So, these ladies have barely talked to me for 4 minutes when they relate their story of being professionally pick pocketed, and how so.

Turns out that the professional that targeted them had a known method.

Imagined that they were stalked for some time, the pro had made his move in a quiet nondescript back street. One lady partly startled by something landing in her hair, the guy was soon upon them saying something about the birds around here… you have bird shit in your hair, come over here and we will wash it out. Led to a doorstep, BAM he set off into the distance with their shoulder bag. Cash, credit cards, PASSPORT.  So these guys have perfected a bird shit gun it seems to squirt, chocolate it turned out, into their hair.

Had these ladies no idea about the risks? Reported to the police, with nothing further possible, they were still ever presently helpful in my endevours to find some warped architecture.

Thus I have compiled these enjoyable ideas to avoid pick pockets in their honour.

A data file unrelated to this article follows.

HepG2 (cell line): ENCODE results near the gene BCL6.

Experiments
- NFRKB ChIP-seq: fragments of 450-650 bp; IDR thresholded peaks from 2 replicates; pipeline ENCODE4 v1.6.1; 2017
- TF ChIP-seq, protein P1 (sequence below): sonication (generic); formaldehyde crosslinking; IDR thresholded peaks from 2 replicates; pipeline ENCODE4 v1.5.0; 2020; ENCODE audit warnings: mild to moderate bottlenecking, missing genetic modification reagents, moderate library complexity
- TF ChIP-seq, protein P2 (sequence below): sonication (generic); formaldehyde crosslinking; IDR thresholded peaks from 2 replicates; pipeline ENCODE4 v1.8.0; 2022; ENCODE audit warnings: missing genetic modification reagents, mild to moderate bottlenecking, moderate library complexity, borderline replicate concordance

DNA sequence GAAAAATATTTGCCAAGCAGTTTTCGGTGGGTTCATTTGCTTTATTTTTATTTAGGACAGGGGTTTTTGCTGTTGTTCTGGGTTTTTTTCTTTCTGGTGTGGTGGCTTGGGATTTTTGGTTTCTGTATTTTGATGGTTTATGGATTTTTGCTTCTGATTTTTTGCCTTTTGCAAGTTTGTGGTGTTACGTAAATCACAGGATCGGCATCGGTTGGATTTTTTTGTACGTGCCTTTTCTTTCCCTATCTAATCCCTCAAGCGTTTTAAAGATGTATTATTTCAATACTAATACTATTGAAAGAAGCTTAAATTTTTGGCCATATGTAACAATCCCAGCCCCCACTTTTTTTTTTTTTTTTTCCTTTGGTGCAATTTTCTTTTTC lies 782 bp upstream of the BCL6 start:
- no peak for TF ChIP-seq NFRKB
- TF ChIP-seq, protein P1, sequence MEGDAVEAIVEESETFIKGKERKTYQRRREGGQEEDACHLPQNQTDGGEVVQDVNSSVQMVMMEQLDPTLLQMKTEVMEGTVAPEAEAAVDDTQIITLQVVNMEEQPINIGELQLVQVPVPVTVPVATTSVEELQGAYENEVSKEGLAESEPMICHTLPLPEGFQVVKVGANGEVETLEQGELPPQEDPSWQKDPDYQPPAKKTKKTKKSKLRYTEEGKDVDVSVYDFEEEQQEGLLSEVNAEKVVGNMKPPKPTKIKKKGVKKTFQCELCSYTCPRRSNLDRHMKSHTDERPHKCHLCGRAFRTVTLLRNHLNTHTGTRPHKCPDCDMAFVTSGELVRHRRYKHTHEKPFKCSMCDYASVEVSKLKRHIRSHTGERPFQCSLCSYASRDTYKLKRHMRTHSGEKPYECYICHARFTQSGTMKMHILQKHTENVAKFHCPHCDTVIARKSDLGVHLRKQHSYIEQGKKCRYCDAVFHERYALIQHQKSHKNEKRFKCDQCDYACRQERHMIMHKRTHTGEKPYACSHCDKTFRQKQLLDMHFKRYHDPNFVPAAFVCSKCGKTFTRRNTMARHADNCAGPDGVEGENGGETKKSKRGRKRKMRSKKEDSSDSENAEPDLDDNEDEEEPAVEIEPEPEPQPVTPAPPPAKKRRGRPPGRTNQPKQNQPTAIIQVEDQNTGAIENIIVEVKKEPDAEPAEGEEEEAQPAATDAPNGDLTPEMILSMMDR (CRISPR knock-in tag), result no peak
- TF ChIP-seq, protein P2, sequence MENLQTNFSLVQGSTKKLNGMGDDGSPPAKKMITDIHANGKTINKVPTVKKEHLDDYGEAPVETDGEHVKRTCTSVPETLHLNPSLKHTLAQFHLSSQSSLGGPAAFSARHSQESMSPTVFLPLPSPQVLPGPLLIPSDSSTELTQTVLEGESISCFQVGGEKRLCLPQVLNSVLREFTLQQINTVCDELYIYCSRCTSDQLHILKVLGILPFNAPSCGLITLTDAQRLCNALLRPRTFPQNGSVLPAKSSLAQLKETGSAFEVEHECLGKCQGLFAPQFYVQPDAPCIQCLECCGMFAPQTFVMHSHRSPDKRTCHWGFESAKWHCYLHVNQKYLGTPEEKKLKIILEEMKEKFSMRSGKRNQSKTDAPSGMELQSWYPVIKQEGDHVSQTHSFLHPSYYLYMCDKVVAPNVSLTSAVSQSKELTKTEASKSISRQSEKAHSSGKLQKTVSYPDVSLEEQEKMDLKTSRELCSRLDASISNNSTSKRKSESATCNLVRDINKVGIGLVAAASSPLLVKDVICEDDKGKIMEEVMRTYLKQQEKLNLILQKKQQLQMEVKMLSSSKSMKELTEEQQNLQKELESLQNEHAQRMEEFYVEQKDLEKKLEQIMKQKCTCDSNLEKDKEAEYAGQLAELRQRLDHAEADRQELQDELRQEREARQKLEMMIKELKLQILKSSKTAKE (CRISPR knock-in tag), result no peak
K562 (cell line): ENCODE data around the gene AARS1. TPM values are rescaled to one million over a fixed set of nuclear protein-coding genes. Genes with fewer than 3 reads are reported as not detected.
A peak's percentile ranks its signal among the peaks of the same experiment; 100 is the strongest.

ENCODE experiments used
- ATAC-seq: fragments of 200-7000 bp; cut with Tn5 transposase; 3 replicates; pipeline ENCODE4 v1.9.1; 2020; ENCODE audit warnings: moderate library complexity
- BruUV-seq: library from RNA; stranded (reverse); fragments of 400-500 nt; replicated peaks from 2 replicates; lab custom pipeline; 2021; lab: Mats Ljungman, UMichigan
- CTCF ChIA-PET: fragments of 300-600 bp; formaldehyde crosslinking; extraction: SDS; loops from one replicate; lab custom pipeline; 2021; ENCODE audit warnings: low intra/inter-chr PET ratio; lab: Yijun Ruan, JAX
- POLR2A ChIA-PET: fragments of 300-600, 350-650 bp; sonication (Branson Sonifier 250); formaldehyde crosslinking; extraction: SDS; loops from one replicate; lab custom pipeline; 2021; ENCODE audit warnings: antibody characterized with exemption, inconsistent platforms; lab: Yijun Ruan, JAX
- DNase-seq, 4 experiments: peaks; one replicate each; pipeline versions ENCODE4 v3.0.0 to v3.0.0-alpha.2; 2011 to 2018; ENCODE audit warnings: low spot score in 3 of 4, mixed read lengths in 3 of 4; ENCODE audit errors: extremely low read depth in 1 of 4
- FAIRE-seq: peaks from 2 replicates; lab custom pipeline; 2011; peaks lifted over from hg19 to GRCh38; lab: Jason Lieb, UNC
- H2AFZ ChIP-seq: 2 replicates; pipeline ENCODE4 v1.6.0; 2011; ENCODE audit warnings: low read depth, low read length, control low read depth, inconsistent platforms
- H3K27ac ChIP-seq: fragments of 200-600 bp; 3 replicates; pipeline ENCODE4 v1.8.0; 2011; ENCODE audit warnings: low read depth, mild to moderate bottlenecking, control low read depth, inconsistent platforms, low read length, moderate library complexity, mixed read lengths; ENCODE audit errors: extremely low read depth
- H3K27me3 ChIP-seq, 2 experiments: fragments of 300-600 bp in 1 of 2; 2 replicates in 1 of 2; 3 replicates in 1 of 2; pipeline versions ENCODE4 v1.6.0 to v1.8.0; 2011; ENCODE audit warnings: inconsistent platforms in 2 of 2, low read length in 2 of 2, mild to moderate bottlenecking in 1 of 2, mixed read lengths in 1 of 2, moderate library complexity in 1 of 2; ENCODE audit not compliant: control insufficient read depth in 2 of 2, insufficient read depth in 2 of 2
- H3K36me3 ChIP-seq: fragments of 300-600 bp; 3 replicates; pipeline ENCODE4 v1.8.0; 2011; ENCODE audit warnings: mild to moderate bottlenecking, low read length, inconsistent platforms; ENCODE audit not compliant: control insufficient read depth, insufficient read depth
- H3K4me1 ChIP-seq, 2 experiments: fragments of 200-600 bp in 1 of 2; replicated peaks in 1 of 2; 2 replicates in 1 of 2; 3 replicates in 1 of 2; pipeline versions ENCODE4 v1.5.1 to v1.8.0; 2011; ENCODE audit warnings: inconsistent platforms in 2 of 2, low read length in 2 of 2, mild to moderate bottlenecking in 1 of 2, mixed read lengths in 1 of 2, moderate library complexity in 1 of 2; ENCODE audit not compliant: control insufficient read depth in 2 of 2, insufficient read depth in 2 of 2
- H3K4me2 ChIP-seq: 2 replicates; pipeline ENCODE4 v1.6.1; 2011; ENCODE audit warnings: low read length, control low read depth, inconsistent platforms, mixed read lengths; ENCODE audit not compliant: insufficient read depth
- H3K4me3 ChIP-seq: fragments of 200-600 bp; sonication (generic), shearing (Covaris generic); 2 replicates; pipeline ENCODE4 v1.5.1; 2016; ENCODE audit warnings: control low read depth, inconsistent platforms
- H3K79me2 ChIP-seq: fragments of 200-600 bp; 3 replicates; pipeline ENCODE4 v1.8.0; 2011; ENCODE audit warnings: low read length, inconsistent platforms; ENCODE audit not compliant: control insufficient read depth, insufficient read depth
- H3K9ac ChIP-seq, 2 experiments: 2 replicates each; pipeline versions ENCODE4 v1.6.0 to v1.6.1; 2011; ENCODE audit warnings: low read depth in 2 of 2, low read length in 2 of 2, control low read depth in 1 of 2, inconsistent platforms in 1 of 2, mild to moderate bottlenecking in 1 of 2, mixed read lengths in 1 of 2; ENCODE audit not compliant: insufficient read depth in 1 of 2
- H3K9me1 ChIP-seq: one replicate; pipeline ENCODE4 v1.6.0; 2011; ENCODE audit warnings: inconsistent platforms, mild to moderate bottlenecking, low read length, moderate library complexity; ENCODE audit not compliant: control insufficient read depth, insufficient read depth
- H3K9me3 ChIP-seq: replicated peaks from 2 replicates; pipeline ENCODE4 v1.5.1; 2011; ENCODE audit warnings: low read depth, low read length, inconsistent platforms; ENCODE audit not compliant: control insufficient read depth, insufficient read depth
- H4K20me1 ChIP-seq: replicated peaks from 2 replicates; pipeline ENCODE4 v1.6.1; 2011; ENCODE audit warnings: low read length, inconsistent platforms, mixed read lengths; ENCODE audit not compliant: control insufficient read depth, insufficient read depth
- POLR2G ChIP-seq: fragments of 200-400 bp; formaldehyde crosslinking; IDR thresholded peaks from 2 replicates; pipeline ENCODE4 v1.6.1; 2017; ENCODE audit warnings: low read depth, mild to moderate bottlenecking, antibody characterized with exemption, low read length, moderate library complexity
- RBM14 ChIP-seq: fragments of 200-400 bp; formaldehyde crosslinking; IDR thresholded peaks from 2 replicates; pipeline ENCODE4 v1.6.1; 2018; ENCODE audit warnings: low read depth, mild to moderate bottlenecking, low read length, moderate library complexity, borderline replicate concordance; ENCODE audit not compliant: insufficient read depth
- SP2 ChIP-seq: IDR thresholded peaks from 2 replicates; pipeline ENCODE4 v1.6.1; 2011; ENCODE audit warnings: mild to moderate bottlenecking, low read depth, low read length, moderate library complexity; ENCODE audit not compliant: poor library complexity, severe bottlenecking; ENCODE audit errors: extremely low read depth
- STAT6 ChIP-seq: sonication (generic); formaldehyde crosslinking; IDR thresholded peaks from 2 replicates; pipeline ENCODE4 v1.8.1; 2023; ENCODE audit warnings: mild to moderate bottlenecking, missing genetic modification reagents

1. Don’t carry anything
The age of smart phones is fantastic in this regards. My aging iPhone 4s, may not even be a target to the tech savvy thief, but is much easier tucked into a front pocket for photos than the mid range 3 digit SLR slung around the neck. The other front pocket has a credit card sized wallet with minimum cash and a single credit card. Passports et al are safe back in a Hostel Express room that not EVEN I can access courtesy of the security systems mentioned earlier!

2. Don't look like a tourist
Old advice I know. The baseball cap, Hawaiian shirt, big camera (see 1), pointing, map pondering, open back pack, You know about these things - don’t do them.

3. Change of pace
Watch enough rugby and you get the idea, the change of pace is an age old technique to slip past the opposition line and set off for the try line. In Barcelona, its as simple as speed up, slow down. Zig-zag across roads. What ever it is, acting erratic should upset the stalking pick pocket who should defer to prey walking in a predictable way.

4. The Honey Pot